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[Discuss] Linux Mint Cinnamon Home Permissions

Most crashes are caused by cockpit error.

On 12/13/2012 09:43 PM, Will Rico wrote:
> Well, I tracked down the culprit in this mystery and the trail pointed
> to dumb user, not bad video driver.
> Prior to installing Linux Mint, I had used Clonezilla to save an image
> of the home partition.  To be on the safe side, I immediately restored
> the image to a spare partition to see if a restore would be
> successful.  I didn't realize that this gave the spare partition (with
> the clone) the same UUID as the original home partition.  In fact,
> since I had done this step several days earlier, the extra partition
> was completely out of sight, out of mind.
> Installing the nVidia driver, led me to reboot.  When I rebooted, the
> cloned partition was mounted instead of the real home partition
> (unbeknownst to me).  All of a sudden my home partition had the wrong
> permissions (owned by a different user), which was the original
> problem I blamed on the nVidia package.
> I fixed the permissions, tinkered with the video drivers (trying to
> track down the issue), rebooted a couple times, and at some point was
> back in the real home partition.  A few changes later, another reboot,
> I was back in the cloned partition.
> The whole time, I didn't realize that I was mounting different home
> partitions.  I just noticed really bizarre stuff with my settings and
> permissions.
> Oh well.  I think there's another thread where I'm advocating trust
> for user intelligence ;-)
> Will
> On 12/12/2012 10:38 PM, Will Rico wrote:
>> Jerry, that's a good suggestion (to try this as "root").  I think
>> however, I'm going to wait until the weekend and try this with a
>> fresh install on a separate partition.  I'm a little gun shy about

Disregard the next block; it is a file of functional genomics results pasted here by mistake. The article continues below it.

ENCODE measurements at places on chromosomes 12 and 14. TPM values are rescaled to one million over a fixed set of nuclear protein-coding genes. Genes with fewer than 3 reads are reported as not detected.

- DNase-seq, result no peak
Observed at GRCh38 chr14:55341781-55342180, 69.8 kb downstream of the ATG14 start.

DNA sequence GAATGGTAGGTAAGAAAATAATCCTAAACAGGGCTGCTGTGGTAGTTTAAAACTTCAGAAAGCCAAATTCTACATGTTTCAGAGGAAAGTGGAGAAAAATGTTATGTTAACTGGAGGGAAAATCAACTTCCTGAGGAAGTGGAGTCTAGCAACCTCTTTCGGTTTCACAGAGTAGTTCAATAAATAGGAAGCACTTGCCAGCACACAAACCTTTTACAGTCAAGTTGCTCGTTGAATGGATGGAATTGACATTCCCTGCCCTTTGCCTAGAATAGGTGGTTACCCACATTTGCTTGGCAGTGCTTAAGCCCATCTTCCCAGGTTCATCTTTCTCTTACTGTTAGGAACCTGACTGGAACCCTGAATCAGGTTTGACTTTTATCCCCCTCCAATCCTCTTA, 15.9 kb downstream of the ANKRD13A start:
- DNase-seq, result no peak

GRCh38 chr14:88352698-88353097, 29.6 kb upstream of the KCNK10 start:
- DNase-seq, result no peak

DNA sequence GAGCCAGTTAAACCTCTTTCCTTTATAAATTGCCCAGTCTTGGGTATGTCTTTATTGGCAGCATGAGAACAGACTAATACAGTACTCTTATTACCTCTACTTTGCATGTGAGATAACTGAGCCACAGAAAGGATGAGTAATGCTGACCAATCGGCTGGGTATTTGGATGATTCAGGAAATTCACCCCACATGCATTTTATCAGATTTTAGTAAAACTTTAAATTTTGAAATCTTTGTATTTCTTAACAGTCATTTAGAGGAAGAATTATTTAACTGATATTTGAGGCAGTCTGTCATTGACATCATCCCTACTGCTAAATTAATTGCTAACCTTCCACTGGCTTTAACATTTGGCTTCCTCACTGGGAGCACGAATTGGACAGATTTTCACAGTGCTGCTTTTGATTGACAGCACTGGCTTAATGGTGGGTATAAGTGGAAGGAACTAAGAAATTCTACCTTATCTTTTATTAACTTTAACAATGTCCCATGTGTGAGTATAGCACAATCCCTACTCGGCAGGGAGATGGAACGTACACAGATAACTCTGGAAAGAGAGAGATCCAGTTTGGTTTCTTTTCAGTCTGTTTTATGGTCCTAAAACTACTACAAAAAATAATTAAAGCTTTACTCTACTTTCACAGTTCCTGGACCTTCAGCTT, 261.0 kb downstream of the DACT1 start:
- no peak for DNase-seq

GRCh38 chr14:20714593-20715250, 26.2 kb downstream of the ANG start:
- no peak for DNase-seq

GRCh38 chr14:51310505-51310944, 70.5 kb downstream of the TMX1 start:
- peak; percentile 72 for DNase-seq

>> reverting settings for a third time.
>> Thanks for the good tips!
>> Will
>> On 12/12/2012 07:37 AM, Jerry Feldman wrote:
>>> Most of these settings are stored in "hidden"  files in your home
>>> directory.
>>> An 'ls -al' will show you all your files, hidden or otherwise as
>>> well as
>>> the permissions.
>>> Once you determine that these files may have incorrect ownership, then:
>>> 'sudo chown -R <you>:<your group> .'
>>> Should set everything back to the correct ownership.
>>> -- Another test may be safer
>>> 1., become root using sudo ' sudo -s -H'
>>> 2. cd /tmp.
>>> 3. Check permissions and ownership of files in /tmp
>>> 4. reinstall the nvidia driver. Something like 'apt-get install
>>> --reinstall nvidia'
>>> After reinstalling, check the permissions and ownership in the /tmp
>>> directory.
>>> 5. Restart X by logging out, and logging back in. Your home directory
>>> should be untouched, and it any file permission has changed in /tmp,
>>> then the nvidia package is suspect.
>>> On 12/11/2012 11:01 PM, Will Rico wrote:
>>>> Thanks for the tips guys!  I tried to recreate the problem and ran
>>>> into a couple of new ones, lol...
>>>> (1)  I couldn't figure out how to switch to the Gallium driver. After
>>>> searching online to no avail, I tried switching the "Driver" line in